WATERVILLE — A local charity hopes to feed 1,000 people a Christmas dinner this year at an annual event that continues to grow.
Organizers are seeking donations and volunteers to pull off what they say is the largest Christmas Day feast in the area.
Norman Lawrence of the Central Maine Family Christmas Dinner, said the nonprofit group’s event has grown since six years ago, when fewer than 300 attended.
“People get depressed because they remember Christmases past and they’re sitting home alone,” he said.
Last year, 850 people who might otherwise have been alone on Christmas Day ate at the Elks Club courtesy of the group, which is prepared to feed 1,000, including hundreds of volunteers.
Lawrence said many volunteers join because they have no holiday plans either. It’s a category that includes Lawrence and his wife, Kim, who first dreamed up the community dinner when they found themselves alone one year.
“Our kids have left the nest,” he said.
He said the event typically draws a wide variety of people, including the elderly, families and others who, for one reason or another, want to participate in some Christmas cheer.
The idea also is supported by health experts, including the Mayo Clinic, which advise that people who feel lonely or isolated during the holidays seek out community events to prevent holiday stress and depression.
In addition to the nonprofit’s board members, the dinner is coordinated with help from 15 area churches, the Waterville Elks, the Mid-Maine Homeless Shelter, corporate sponsors, individual donations, soup kitchens and the Salvation Army, which provides a Christmas stocking to every child in attendance.
Activities at the dinner include Christmas caroling, opportunities for photographs with Santa Claus and hayrides on a horse-drawn wagon.
Lawrence said the total cost of the enterprise is about $7,000 annually, which includes the cost of insurance for the organization and an advertising campaign that spreads the word to those who might benefit by coming to the dinner.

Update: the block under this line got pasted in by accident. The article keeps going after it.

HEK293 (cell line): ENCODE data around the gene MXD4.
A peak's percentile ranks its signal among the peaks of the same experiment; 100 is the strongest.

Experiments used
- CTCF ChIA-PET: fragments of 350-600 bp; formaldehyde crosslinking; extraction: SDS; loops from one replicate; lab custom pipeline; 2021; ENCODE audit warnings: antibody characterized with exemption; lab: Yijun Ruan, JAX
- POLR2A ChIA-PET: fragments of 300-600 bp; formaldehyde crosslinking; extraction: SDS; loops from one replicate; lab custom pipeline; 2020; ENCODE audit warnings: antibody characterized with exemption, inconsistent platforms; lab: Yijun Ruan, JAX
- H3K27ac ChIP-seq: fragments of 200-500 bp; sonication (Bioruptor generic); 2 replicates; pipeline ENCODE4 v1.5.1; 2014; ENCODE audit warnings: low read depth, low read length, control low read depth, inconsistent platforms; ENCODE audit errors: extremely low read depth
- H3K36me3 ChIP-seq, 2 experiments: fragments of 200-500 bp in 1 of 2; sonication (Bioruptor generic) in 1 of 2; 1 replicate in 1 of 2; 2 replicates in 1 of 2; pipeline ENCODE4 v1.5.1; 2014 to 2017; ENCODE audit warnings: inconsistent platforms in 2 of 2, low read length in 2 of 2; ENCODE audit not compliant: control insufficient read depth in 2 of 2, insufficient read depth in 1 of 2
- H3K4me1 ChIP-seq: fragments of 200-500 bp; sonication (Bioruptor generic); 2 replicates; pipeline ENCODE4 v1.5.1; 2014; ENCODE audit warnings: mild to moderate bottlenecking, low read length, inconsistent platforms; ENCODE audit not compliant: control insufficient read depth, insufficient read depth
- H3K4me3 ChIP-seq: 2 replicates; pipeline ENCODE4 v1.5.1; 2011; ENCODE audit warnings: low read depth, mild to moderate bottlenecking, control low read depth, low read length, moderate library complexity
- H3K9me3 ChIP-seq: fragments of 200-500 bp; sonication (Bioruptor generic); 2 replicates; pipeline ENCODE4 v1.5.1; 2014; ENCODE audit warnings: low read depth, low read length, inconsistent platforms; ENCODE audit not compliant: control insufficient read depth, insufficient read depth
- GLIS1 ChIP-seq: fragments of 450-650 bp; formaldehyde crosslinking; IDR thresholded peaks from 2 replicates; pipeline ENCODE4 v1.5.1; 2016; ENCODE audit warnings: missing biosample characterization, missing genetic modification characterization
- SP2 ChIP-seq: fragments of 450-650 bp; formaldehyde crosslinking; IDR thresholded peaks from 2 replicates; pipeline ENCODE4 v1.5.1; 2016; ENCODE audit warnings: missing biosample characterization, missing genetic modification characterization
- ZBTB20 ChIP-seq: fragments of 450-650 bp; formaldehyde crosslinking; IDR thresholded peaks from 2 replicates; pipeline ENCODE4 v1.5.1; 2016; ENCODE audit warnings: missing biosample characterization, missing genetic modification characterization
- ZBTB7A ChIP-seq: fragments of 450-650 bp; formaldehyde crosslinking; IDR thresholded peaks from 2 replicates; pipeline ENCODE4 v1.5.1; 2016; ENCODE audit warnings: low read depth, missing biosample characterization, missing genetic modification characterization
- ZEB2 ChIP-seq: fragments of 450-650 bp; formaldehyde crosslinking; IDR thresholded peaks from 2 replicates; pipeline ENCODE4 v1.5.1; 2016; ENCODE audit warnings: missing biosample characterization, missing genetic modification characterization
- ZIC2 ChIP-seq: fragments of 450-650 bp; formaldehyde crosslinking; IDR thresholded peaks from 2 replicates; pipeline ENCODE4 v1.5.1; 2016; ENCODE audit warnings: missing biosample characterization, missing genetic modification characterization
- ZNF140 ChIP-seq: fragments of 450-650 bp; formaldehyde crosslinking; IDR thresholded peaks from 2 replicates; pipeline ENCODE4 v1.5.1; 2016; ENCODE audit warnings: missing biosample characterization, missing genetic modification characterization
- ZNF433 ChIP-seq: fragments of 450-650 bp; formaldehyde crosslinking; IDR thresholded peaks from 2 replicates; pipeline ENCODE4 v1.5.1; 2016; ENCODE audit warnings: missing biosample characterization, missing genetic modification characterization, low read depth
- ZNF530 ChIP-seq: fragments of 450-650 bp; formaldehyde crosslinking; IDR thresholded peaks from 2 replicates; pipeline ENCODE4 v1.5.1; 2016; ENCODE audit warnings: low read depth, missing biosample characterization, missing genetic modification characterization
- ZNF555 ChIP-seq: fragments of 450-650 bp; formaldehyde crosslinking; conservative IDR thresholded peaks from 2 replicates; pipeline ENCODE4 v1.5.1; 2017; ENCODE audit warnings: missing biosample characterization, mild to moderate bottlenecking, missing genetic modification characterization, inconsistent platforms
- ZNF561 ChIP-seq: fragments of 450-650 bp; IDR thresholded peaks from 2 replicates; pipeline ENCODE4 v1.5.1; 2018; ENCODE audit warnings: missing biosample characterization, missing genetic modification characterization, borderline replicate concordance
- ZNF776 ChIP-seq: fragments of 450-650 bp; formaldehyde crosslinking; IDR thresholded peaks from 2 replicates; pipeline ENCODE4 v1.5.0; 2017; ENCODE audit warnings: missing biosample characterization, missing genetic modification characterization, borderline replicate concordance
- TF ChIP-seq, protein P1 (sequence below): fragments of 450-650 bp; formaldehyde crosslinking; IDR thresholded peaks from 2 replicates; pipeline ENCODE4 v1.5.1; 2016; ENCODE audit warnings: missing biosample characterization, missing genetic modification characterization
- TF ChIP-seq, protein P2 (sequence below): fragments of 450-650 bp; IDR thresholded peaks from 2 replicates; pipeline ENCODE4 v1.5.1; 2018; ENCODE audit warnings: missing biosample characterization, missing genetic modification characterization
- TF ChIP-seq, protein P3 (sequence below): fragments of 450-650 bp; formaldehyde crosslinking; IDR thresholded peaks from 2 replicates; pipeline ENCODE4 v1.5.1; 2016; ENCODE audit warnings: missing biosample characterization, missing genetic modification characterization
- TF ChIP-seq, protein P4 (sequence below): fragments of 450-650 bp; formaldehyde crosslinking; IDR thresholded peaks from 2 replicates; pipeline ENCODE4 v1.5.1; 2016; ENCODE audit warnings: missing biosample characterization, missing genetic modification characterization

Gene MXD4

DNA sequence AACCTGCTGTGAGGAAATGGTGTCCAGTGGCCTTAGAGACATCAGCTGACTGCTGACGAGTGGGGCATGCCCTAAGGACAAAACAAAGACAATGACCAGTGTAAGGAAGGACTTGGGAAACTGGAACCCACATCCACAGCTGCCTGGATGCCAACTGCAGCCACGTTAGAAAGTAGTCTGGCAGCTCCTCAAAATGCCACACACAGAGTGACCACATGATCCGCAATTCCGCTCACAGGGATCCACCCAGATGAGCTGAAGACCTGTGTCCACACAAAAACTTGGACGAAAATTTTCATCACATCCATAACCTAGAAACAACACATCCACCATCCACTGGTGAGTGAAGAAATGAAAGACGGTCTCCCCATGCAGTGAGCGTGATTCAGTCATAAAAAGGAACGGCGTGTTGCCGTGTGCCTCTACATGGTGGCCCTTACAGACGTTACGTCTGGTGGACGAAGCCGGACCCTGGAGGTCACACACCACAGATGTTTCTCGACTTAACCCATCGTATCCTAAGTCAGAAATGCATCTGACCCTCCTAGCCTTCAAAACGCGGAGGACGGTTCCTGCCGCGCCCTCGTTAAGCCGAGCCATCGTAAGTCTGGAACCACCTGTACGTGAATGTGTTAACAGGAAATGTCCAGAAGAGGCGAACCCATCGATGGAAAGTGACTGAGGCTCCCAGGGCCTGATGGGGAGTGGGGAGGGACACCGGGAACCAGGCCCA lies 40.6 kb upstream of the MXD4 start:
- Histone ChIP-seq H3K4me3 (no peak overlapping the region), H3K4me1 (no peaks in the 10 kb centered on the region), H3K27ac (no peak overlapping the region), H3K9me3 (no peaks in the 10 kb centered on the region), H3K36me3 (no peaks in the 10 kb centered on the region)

Lawrence said the organization accepts donations before and after the dinner, but not on Christmas Day.
“The actual day of the dinner, I don’t want to see any money,” he said. “People get mad at that sometimes, but my feeling is, I don’t want people to feel obligated that they have to donate.”
Lawrence said the food, most of which is provided at a discount from a local food distributor who prefers to remain anonymous, costs the organization about $2,500 and is prepared on-site by professional cooks who volunteer their services.
He said the menu is traditional, with a turkey as the centerpiece and desserts brought by members of the partner churches.
While the dinner is on Christmas Day, Lawrence said the effects can be felt in the community throughout the year by those who have been drawn closer by the shared experience.
As an example, Lawrence said, last year volunteers picked up an elderly couple in Hartland and brought them to the dinner. The man used a walker and had a difficult time getting out of the house.
Over the summer, the volunteers put a ramp on the house for him.
Matt Hongoltz-Hetling — 861-928